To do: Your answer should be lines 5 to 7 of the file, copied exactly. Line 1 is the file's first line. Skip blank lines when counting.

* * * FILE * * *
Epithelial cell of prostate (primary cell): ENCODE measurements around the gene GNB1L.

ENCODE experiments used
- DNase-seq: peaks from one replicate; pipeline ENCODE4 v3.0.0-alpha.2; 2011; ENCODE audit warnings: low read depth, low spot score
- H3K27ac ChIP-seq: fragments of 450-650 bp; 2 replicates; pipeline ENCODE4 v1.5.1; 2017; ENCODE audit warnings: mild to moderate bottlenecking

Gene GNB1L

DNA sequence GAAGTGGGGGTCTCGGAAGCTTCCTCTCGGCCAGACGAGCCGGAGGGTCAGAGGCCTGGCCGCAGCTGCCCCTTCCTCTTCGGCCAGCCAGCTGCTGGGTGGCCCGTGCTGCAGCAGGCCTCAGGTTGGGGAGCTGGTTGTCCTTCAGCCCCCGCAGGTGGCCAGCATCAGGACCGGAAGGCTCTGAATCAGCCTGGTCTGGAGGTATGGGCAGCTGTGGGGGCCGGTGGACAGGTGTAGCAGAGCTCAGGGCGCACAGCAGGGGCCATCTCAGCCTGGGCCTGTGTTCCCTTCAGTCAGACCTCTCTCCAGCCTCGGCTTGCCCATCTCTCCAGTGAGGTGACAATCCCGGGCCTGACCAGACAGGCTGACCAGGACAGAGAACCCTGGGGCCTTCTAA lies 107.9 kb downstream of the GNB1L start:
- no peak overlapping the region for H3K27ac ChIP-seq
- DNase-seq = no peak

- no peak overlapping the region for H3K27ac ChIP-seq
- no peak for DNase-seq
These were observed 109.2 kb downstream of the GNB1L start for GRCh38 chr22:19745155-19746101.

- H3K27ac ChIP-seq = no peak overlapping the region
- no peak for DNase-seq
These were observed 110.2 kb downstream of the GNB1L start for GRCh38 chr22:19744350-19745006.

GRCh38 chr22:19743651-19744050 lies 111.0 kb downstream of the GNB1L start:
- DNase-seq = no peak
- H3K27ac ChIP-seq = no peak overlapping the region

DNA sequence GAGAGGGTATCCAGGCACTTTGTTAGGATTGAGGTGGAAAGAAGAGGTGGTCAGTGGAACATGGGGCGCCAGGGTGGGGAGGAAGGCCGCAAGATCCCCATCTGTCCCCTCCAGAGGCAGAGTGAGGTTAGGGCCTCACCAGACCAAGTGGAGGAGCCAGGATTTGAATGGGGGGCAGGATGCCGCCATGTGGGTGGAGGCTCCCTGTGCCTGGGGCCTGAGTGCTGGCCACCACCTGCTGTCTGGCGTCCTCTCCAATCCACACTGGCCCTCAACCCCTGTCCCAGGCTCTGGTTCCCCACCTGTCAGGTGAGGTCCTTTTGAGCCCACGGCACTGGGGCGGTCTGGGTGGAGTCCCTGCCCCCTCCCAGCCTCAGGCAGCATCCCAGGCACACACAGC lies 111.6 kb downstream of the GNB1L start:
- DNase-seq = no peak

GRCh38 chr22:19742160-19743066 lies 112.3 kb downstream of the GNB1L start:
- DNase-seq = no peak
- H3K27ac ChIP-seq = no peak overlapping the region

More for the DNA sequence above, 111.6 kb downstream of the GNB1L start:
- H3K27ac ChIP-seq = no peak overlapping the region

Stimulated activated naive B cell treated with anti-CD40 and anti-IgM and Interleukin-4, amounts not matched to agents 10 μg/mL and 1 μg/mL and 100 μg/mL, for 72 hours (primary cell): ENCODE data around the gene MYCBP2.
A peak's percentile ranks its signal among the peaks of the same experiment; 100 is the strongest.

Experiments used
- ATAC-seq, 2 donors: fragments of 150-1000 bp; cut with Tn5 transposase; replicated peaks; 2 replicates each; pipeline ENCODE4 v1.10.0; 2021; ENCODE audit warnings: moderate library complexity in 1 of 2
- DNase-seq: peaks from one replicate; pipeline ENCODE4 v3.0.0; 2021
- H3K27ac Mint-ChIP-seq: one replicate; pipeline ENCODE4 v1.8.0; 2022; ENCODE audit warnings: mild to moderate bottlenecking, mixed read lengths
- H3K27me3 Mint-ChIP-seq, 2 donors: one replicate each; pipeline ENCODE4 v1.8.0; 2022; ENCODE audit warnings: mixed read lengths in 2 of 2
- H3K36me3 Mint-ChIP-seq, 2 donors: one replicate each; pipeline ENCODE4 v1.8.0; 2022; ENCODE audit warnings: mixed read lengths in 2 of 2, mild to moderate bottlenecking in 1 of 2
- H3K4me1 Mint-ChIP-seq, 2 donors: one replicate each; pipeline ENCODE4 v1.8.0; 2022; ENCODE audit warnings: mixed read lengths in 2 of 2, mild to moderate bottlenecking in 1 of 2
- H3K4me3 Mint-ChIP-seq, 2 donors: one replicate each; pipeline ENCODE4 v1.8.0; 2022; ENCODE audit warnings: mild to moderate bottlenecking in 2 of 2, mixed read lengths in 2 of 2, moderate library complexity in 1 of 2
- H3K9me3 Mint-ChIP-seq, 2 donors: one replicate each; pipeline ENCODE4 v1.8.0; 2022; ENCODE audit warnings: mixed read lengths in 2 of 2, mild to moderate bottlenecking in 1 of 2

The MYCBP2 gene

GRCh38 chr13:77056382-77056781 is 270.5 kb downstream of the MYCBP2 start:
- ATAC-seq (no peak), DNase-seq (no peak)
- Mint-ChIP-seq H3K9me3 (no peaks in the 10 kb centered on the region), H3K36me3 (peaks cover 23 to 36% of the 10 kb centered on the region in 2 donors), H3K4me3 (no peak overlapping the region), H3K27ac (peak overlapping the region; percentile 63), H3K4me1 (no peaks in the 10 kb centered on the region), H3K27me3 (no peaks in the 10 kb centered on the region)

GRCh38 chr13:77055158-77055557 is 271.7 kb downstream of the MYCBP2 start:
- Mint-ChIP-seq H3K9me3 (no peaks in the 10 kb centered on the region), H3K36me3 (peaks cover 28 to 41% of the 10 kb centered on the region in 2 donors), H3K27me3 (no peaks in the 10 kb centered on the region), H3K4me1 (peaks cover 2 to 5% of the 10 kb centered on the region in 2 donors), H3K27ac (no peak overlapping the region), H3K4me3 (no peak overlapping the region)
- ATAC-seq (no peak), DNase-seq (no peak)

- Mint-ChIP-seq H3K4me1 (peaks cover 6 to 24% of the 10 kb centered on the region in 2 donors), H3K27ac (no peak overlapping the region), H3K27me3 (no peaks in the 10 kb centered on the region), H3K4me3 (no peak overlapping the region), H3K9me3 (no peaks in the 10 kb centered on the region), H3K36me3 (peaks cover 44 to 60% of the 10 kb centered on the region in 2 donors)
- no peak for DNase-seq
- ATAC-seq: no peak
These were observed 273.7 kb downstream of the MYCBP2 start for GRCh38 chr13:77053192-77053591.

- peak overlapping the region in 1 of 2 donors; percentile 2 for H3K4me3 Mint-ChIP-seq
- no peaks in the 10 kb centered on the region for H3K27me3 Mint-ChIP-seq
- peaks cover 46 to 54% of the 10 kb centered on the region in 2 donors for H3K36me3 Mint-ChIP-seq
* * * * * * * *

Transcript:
Gene GNB1L

DNA sequence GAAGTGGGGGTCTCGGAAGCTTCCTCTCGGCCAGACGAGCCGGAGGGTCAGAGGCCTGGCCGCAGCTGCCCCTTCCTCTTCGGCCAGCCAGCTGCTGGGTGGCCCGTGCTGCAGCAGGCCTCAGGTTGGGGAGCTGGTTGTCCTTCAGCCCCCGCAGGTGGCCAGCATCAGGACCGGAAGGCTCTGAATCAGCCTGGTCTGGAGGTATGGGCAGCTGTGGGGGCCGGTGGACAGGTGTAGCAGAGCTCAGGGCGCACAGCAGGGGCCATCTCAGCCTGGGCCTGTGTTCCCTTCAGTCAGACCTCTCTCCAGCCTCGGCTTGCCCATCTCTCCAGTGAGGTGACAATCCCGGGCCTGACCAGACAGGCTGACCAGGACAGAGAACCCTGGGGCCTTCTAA lies 107.9 kb downstream of the GNB1L start:
- no peak overlapping the region for H3K27ac ChIP-seq